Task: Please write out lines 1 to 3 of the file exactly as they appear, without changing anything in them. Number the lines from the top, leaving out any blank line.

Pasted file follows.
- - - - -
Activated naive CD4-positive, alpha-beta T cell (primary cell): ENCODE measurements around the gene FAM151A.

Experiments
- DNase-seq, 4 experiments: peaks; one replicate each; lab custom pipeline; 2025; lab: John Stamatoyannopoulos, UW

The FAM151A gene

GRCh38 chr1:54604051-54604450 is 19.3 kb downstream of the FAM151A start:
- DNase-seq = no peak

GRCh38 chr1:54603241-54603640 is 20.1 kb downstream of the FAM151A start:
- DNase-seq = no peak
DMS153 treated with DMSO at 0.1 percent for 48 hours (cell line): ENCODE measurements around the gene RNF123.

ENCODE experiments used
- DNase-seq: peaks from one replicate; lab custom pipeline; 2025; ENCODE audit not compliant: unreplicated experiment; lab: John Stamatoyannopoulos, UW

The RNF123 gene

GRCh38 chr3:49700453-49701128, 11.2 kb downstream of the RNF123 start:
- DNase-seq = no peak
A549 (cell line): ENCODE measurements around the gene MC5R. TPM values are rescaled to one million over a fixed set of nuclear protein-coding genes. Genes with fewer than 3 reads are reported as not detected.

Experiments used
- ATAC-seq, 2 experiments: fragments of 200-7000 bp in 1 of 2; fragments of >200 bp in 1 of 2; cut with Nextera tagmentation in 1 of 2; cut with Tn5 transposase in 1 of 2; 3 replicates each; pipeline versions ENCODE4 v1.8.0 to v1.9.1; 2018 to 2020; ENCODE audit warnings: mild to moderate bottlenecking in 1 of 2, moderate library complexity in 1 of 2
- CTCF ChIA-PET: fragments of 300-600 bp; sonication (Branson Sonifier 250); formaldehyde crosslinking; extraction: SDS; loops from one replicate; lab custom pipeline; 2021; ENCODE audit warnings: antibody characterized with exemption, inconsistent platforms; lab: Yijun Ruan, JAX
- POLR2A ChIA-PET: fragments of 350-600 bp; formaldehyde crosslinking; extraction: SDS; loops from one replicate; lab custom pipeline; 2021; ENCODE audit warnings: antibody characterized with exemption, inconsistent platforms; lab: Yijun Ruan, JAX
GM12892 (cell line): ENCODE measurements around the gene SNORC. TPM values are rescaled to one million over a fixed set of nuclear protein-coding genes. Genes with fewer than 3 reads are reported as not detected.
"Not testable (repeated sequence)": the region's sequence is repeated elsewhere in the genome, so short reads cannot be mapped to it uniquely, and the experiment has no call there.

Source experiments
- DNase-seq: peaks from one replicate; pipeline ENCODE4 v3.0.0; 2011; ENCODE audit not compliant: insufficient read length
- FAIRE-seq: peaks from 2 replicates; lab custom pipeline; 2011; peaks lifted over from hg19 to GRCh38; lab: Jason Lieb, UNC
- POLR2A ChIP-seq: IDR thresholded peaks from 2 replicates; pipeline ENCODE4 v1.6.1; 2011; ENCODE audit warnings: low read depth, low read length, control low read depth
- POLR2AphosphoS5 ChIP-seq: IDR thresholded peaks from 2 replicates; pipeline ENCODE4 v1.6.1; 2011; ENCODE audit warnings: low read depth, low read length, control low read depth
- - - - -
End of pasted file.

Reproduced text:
Activated naive CD4-positive, alpha-beta T cell (primary cell): ENCODE measurements around the gene FAM151A.

Experiments
- DNase-seq, 4 experiments: peaks; one replicate each; lab custom pipeline; 2025; lab: John Stamatoyannopoulos, UW